But Noah built the ark so tight
They sailed on, children
And when at last the waters receded
And the dove brought back the olive tree leaf
He landed that ship near Mount Ararat
And one of his children grabbed Noah’s robe and said
“Hey Dad, how many animals on this old ark anyway, huh?”

Elementary, my dear, two time two is four
Elementary, my dear, two time three is six
Elementary, my dear, two time four is eight
Elementary, my dear, two time five is ten

Two times one is two, of course
And it must occur to you
You get an even number
Every time you multiply by two

Elementary, my dear, two time six is twelve
Elementary, my dear, two time seven is fourteen
Elementary, my dear, two times eight is sixteen
Elementary, my dear, two times nine is eighteen

Two times ten is twenty, eleven twice is twenty-two
Double twelve that’s twenty-four, thirteen twice is twenty-six
Fourteen twice is twenty-eight, fifteen twice is thirty
Now you build it up on thirty
Sixteen twice is thirty-two, elementary
Seventeen twice is thirty-four, elementary
Eighteen twice is thirty-six, elementary
Nineteen twice is thirty-eight, elementary
Twenty twice is forty, and it must occur to you
You can double any number
All you do is multiply by two

Elementary, my dear, two time two is four (Woo!)
Elementary, my dear, two time three is six (Yeah!)
Elementary, my dear, two time four is eight (Woop!)
Elementary, my dear, two time five is ten (Yeah!)

Now, if you want to multiply two times 174
Or some big number like that
Two times 174 equals two times 100 plus two times 70 plus two times 4
That’s all
So two times 174 equals 200 plus 140 plus 8 . . . or 348
It’s elementary!

Elementary . . . elementary . . .

Twice 32 is 64, elementary
Twice 33 is 66, elementary
Twice 34 is 68, elementary
Twice 35 is 70, elementary
Yeah, yes, it’s elementary, yeah

Now, what’s two times 98?

Aww! That’s hard!

No, it’s very simple
Two times 98 equals two times a hundred, minus two times two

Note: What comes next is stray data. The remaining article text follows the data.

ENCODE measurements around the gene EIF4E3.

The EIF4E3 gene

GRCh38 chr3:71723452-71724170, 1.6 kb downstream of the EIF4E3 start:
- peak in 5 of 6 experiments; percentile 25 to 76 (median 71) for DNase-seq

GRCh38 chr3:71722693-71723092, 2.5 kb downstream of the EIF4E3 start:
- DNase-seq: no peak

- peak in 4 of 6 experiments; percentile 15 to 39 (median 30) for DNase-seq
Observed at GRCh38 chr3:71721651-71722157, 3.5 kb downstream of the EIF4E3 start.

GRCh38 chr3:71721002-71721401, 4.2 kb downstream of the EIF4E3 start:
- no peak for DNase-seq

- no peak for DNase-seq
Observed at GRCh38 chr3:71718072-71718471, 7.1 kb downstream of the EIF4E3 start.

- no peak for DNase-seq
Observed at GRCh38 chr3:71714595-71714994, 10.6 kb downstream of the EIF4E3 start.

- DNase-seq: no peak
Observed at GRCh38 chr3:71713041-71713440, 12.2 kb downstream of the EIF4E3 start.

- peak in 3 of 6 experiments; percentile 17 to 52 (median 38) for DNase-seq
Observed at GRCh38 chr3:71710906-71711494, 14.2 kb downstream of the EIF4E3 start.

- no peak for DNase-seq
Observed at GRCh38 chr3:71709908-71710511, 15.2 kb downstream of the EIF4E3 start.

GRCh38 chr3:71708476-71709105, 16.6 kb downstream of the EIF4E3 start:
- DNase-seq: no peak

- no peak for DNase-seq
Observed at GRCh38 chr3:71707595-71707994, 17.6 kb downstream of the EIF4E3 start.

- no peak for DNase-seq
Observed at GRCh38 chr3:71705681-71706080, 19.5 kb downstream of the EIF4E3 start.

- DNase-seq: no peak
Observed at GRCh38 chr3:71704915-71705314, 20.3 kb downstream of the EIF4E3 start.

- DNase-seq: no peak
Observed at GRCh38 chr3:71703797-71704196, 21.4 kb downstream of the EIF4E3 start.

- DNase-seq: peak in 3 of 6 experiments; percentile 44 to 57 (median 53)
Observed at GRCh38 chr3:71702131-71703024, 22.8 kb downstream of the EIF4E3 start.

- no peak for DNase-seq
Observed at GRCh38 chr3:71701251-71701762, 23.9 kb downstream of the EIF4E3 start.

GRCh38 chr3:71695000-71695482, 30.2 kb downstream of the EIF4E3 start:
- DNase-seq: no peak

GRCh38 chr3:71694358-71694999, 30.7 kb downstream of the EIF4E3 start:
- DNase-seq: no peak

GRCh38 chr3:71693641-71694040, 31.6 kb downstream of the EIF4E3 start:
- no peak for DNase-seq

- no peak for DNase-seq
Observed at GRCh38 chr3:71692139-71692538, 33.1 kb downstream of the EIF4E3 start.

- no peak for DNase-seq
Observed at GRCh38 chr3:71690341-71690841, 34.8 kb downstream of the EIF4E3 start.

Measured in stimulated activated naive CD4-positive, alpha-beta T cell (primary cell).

That’s 200 minus four . . . 196

Forty days and forty nights
Didn’t it rain, children?

Billy Jack – 1971

I ran across this movie on Netflix the other day and decided to watch it (again?). When I was a child, the only thing I really remember about this movie was that after it aired, the kids at school were practicing their “Kung-Fu” out on the playground. I wasn’t allowed to watch it, but I don’t remember having any desire to see it anyway.

I am not sure I have ever watched it before. Parts of it seemed vaguely familiar, but now that I am in my mid 40s all I could really see was the underlying political message. I am not saying it wasn’t a good watch, just the message was so in your face that I felt it distracted my enjoyment of the bone breaking action. You know, the real reason why we watch these movies.

Armour Hot Dogs

How many of you remember this little tune from Amour Hot dogs?

Hot dogs, Armour hot dogs
What kind of kids eat Armour Hot Dogs?
Fat kids, skinny kids, kids who climb on rocks
Tough kids, sissy kids, even kids with chicken pox
love hot dogs, Armour Dot Dogs
The dogs kids love to bite!

The good ole days, when political correctness didn’t matter.

Schoolhouse Rock Tuesday: Interplanet Janet

On a Wednesday…


Sorry 🙂

Still running a tad behind on my life.

They say our solar system is centered around the sun
Nine planets, large and small, parading by
But somewhere out in space
There’s another shining face
That you might see some night up in the sky
Interplanet Janet, she’s a galaxy girl
A solar system Miss from a future world
She travels like a rocket with her comet team
And there’s never been a planet Janet hasn’t seen
No, there’s never been a planet Janet hasn’t seen

She’s been to the Sun, it’s a lot of fun
It’s a hot-spot, it’s a gas!
Hydrogen and helium in a big, bright, glowing mass
It’s a star, it’s a star!
So Janet got an autograph!

Mercury was near the Sun so Janet stopped by
But the mercury on Mercury was much too high
So Janet split for Venus but on Venus she found
She couldn’t see a thing for all the clouds around
Earth looked exciting, kind of green and inviting
So Janet thought she’d give it a go